by Staff Writers
Paris, France (ESA) Mar 03, 2009
Using ESO's Very Large Telescope, astronomers have gained valuable new insights about the atmosphere of the dwarf planet Pluto.
The scientists found unexpectedly large amounts of methane in the atmosphere, and also discovered that the atmosphere is hotter than the surface by about 40 degrees, although it still only reaches a frigid minus 180 degrees Celsius.
These properties of Pluto's atmosphere may be due to the presence of pure methane patches or of a methane-rich layer covering the dwarf planet's surface.
"With lots of methane in the atmosphere, it becomes clear why Pluto's atmosphere is so warm," says Emmanuel Lellouch, lead author of the paper reporting the results.
Pluto, which is about a fifth the size of Earth, is composed primarily of rock and ice. As it is about 40 times further from the Sun than the Earth on average, it is a very cold world with a surface temperature of about minus 220 degrees Celsius!
It has been known since the 1980s that Pluto also has a tenuous atmosphere, which consists of a thin envelope of mostly nitrogen, with traces of methane and probably carbon monoxide. As Pluto moves away from the Sun, during its 248 year-long orbit, its atmosphere gradually freezes and falls to the ground.
In periods when it is closer to the Sun - as it is now - the temperature of Pluto's solid surface increases, causing the ice to sublimate into gas.
Until recently, only the upper parts of the atmosphere of Pluto could be studied. By observing stellar occultations (ESO 21/02), a phenomenon that occurs when a Solar System body blocks the light from a background star, astronomers were able to demonstrate that Pluto's upper atmosphere was some 50 degrees warmer than the surface, or minus 170 degrees Celsius.
These observations couldn't shed any light on the atmospheric temperature and pressure near Pluto's surface. But unique, new observations made with the CRyogenic InfraRed Echelle Spectrograph (CRIRES), attached to ESO's Very Large Telescope, have now revealed that the atmosphere as a whole, not just the upper atmosphere, has a mean temperature of minus 180 degrees Celsius, and so it is indeed "much hotter" than the surface.
In contrast to the Earth's atmosphere, most, if not all, of Pluto's atmosphere is thus undergoing a temperature inversion: the temperature is higher, the higher in the atmosphere you look. The change is about 3 to 15 degrees per kilometre. On Earth, under normal circumstances, the temperature decreases through the atmosphere by about 6 degrees per kilometre.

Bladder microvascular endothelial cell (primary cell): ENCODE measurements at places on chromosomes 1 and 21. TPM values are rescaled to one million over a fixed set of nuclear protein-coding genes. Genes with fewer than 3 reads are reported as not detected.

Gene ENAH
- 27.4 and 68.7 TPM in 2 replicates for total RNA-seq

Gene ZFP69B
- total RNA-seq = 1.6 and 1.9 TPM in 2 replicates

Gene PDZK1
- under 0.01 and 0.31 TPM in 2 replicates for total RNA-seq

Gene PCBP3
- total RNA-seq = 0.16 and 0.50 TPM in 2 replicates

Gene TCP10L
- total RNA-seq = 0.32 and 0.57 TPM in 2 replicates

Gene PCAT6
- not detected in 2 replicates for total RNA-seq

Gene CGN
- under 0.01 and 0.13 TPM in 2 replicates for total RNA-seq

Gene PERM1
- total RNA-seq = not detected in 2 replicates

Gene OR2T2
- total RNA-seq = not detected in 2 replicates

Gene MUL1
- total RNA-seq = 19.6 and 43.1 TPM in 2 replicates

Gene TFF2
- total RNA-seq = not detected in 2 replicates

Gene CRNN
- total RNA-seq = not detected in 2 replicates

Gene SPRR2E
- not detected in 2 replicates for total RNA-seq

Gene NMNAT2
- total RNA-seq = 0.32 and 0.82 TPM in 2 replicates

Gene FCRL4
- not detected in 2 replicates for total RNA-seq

"It is fascinating to think that with CRIRES we are able to precisely measure traces of a gas in an atmosphere 100 000 times more tenuous than the Earth's, on an object five times smaller than our planet and located at the edge of the Solar System," says co-author Hans-Ulrich Käufl. "The combination of CRIRES and the VLT is almost like having an advanced atmospheric research satellite orbiting Pluto."
The reason why Pluto's surface is so cold is linked to the existence of Pluto's atmosphere, and is due to the sublimation of the surface ice; much like sweat cools the body as it evaporates from the surface of the skin, this sublimation has a cooling effect on the surface of Pluto. In this respect, Pluto shares some properties with comets, whose coma and tails arise from sublimating ice as they approach the Sun.
The CRIRES observations also indicate that methane is the second most common gas in Pluto's atmosphere, representing half a percent of the molecules. "We were able to show that these quantities of methane play a crucial role in the heating processes in the atmosphere and can explain the elevated atmospheric temperature," says Lellouch.
Two different models can explain the properties of Pluto's atmosphere. In the first, the astronomers assume that Pluto's surface is covered with a thin layer of methane, which will inhibit the sublimation of the nitrogen frost. The second scenario invokes the existence of pure methane patches on the surface.
"Discriminating between the two will require further study of Pluto as it moves away from the Sun," says Lellouch. "And of course, NASA's New Horizons space probe will also provide us with more clues when it reaches the dwarf planet in 2015."
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